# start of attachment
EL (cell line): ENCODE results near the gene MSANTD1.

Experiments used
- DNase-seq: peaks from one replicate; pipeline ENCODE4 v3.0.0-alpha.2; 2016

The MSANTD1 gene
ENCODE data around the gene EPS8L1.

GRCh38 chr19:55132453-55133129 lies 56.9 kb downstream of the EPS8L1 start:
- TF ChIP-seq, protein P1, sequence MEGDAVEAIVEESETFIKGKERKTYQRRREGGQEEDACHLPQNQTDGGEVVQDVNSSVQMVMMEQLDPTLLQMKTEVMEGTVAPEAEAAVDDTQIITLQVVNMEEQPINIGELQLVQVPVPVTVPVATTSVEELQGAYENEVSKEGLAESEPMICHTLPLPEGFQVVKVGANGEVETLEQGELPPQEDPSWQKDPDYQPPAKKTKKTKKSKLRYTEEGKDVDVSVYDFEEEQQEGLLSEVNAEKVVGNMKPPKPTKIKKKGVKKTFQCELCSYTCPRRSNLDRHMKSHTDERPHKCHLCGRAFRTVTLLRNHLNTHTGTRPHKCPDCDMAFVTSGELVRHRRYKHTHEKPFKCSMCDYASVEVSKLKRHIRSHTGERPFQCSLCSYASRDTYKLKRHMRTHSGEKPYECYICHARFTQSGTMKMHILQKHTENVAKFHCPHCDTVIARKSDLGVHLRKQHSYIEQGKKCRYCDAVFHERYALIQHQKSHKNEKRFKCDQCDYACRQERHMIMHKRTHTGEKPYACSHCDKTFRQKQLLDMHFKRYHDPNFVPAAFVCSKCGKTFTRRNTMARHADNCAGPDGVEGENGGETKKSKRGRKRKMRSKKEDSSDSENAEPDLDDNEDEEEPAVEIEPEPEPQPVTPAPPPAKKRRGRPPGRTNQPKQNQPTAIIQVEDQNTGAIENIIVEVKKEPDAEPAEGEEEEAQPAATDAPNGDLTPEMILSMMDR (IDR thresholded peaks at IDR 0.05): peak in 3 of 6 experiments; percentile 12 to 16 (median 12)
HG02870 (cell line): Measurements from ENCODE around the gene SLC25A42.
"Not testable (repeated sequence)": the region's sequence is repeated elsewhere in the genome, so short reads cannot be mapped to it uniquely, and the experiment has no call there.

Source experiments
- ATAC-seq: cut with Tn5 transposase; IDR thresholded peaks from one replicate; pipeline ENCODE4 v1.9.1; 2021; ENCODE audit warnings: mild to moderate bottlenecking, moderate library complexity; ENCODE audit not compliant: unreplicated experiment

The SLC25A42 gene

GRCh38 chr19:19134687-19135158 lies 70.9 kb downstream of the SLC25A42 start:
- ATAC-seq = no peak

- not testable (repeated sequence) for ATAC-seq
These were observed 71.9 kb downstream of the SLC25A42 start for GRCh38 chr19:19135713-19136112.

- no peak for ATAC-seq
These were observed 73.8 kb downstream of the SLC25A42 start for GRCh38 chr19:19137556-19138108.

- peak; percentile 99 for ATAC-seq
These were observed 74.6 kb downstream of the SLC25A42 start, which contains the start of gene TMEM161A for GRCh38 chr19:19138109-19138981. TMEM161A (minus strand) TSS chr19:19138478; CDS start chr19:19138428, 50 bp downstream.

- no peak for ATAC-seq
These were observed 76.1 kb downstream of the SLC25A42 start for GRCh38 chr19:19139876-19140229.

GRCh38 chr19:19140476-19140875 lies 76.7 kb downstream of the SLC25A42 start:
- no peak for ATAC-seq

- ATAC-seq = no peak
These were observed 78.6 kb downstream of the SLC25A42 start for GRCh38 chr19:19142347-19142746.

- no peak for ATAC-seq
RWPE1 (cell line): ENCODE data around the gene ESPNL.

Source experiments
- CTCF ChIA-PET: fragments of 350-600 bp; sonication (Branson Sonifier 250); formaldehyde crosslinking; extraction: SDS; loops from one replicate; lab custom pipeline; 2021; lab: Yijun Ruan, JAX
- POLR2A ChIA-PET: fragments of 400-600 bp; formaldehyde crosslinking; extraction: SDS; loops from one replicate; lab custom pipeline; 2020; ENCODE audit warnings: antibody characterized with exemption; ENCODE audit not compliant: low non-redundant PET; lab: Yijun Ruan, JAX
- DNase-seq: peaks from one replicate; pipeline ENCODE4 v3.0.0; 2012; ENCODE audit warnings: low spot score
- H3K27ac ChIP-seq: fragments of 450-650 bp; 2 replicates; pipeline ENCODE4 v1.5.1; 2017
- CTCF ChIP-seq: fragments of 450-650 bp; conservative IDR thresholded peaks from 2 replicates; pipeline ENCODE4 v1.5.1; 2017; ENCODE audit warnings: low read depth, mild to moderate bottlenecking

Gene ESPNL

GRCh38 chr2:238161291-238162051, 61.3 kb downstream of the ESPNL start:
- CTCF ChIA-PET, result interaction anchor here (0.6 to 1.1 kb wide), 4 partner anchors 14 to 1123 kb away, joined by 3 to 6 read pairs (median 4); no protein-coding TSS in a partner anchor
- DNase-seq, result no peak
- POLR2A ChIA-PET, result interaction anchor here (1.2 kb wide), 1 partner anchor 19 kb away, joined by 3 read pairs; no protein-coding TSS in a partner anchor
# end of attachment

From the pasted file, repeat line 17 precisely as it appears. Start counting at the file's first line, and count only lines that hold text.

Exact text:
- no peak for ATAC-seq